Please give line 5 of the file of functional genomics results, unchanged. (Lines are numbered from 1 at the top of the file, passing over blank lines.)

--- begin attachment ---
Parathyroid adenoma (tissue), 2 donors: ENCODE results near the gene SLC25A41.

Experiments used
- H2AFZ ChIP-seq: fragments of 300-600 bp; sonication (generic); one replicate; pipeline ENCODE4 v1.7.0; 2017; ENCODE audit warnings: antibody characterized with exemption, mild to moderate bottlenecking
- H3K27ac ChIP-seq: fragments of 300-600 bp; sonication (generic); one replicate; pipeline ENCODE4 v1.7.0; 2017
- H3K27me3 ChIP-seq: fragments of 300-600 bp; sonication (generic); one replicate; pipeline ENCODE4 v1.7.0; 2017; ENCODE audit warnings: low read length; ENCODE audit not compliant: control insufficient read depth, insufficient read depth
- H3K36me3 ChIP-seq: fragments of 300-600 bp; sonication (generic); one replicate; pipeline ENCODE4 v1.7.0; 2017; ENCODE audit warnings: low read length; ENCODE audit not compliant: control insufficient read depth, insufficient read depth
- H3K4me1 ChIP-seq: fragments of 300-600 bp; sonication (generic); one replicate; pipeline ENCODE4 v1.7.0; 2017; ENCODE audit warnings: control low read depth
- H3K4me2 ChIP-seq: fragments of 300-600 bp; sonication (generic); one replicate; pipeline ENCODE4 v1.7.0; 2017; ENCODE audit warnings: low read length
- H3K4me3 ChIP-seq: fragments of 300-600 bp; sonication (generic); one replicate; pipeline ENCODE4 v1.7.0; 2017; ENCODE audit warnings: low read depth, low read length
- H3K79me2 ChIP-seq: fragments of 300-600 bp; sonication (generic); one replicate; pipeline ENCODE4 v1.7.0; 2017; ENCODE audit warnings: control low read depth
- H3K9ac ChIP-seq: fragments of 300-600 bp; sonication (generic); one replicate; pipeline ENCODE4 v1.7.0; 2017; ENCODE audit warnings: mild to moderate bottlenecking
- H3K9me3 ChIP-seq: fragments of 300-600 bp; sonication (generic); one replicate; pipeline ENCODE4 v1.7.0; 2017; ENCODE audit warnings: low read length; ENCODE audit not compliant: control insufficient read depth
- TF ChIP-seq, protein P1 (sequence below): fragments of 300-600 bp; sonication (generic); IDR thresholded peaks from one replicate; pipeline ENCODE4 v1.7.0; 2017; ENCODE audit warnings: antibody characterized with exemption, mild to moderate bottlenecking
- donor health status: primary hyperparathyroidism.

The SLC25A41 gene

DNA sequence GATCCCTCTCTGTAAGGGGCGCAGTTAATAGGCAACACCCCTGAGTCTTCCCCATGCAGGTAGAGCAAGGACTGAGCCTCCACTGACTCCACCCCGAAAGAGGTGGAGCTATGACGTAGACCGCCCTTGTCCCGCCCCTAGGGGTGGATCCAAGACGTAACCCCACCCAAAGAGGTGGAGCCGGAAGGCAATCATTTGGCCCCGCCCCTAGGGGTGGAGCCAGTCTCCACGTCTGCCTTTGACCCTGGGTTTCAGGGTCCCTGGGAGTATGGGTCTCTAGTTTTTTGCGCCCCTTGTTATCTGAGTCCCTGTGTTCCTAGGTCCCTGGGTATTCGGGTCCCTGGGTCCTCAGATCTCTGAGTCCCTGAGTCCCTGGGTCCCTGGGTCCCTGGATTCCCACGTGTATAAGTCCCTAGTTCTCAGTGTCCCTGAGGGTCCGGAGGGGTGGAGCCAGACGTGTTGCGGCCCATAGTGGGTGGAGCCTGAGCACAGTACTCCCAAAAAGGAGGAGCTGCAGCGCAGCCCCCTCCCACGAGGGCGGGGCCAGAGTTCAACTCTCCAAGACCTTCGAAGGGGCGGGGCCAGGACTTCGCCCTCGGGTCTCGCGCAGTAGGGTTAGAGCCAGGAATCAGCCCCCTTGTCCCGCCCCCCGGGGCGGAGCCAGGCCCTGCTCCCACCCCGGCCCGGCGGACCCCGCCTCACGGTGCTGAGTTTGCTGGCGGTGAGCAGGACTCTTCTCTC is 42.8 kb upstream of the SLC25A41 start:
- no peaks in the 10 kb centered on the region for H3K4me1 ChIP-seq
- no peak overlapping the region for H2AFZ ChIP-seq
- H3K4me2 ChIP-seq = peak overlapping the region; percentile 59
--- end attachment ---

- H3K27me3 ChIP-seq: fragments of 300-600 bp; sonication (generic); one replicate; pipeline ENCODE4 v1.7.0; 2017; ENCODE audit warnings: low read length; ENCODE audit not compliant: control insufficient read depth, insufficient read depth